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Qiblah Finding: Art Made Easier Through Ages

Life Made Easier

With the rapid spread of Islam came the demand for more accurate, easier-to-use instruments with which the direction of the Qiblah could be determined almost effortlessly.

It was necessary to cater to the needs of the growing Muslim population that had spread far beyond the Arabian Peninsula thereby making the determination of the Qiblah with the available instruments a more challenging task.

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In the 13th century AD, the introduction of the compass to the Islamic world revolutionized the entire Qiblah finding process (Winterburn).

By incorporating it into the astrolabe, it was possible to find Makkah from anywhere around the Islamic world.

Further advancements saw the compass being used alongside other Qiblah indicators such as the Sundial and the Persian Qiblah indicator, all of which were quite famous during the 18th century.

Compass Tools

In the late 20th century compass-based tools were made to help Muslims quickly find the Qiblah. A compass specially marked and coded for major cities around the world and with the Kaabah drawn inside its dial became popular at one point. A similar compass stuck to a portable prayer mat also became commonly sold around the world. But in this present century, things couldn’t have gotten better for the Muslim Ummah.

With the proliferation of smartphones and other digital gadgets, the usual problems faced while trying to find the Qiblah are fast fading away.

Be it a wristwatch, mobile phone or hand-held GPS device, the most important thing is to ensure they are equipped with either a compass or a relevant map to be able to perform the needed function of finding the Qiblah in real-time.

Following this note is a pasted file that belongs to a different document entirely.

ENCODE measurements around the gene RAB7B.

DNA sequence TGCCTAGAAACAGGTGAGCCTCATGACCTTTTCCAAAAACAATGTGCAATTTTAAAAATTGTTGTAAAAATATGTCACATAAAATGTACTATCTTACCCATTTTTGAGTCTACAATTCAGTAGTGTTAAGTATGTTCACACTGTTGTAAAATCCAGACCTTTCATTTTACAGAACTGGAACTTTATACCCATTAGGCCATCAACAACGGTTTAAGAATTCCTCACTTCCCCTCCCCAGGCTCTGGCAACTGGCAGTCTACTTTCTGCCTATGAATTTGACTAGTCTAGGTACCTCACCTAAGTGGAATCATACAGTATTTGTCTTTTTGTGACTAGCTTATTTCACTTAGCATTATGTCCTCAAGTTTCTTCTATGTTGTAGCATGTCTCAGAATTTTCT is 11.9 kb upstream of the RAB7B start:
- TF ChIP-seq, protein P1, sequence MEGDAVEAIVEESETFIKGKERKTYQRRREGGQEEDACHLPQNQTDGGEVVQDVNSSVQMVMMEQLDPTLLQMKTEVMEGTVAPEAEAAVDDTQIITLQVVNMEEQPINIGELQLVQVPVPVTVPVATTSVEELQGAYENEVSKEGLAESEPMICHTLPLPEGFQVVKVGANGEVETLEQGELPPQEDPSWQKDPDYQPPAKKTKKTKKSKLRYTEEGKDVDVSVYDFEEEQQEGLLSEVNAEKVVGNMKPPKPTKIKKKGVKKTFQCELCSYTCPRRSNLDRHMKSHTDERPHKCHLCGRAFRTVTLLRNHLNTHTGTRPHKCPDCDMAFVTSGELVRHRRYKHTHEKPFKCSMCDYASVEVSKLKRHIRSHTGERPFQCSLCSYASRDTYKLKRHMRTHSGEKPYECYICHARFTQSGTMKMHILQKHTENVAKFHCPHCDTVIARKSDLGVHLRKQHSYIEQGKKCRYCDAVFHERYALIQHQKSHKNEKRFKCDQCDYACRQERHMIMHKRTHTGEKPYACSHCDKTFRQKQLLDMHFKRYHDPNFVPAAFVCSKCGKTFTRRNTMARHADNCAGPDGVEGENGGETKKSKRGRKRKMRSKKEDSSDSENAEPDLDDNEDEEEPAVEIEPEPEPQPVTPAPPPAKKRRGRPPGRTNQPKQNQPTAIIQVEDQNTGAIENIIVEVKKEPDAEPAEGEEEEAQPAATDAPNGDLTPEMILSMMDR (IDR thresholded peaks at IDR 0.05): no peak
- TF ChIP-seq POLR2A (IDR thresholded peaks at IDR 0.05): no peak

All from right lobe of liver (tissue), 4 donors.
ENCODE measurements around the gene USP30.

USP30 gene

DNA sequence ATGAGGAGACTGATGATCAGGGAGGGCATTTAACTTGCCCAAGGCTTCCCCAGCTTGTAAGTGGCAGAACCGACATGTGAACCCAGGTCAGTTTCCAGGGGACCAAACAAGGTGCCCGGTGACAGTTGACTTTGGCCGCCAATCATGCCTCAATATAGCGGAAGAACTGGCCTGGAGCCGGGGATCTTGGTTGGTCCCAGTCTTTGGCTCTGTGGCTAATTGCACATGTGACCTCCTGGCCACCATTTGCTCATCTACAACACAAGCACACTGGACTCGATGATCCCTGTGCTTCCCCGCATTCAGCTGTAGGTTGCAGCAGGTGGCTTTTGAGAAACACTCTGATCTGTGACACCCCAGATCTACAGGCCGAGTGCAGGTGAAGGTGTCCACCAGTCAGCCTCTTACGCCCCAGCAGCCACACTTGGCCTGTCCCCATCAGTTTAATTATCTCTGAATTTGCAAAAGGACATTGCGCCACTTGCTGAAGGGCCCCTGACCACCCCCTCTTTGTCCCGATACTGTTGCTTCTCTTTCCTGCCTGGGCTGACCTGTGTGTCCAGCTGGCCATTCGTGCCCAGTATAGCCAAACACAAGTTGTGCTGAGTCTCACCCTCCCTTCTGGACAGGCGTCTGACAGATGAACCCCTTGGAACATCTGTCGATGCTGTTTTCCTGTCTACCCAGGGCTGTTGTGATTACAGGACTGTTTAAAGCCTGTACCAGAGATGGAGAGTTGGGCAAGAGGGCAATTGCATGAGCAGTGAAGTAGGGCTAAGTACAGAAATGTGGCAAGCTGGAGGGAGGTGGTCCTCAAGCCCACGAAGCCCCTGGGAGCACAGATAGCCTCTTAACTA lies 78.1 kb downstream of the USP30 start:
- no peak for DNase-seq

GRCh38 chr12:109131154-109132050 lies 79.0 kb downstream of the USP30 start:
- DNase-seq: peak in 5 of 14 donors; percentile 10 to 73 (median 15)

The latest trend has become the use of Location Based Services (LBS). LBS involve software solutions configured to work with a handheld mobile device, which in turn operates on a specific wireless network.

When used in conjunction with a Geographical Information System (GIS) server application, it readily provides the device owner with vital information such as the routes to, and location of, Makkah relative to their own present location or position. (GIM International)

The combination of GIS and GPS technologies has analytical capabilities that make it possible to determine the individual location of each mobile phone user. Thereafter, required information such as the location of the Qiblah and other places of interest is presented to the user via a map interface. For devices that do not support a graphical map interface, the requested information comes in the form of textual or audio instructions.

Sadly though, the high cost of these gadgets limits the number of prospective buyers and users.

A Controversial Issue?

Quite similar to the contentious issue of moon sighting especially prior to the commencement of the holy month of Ramadan, “Qiblah finding” is one topic that sometimes causes tempers to flare when being discussed.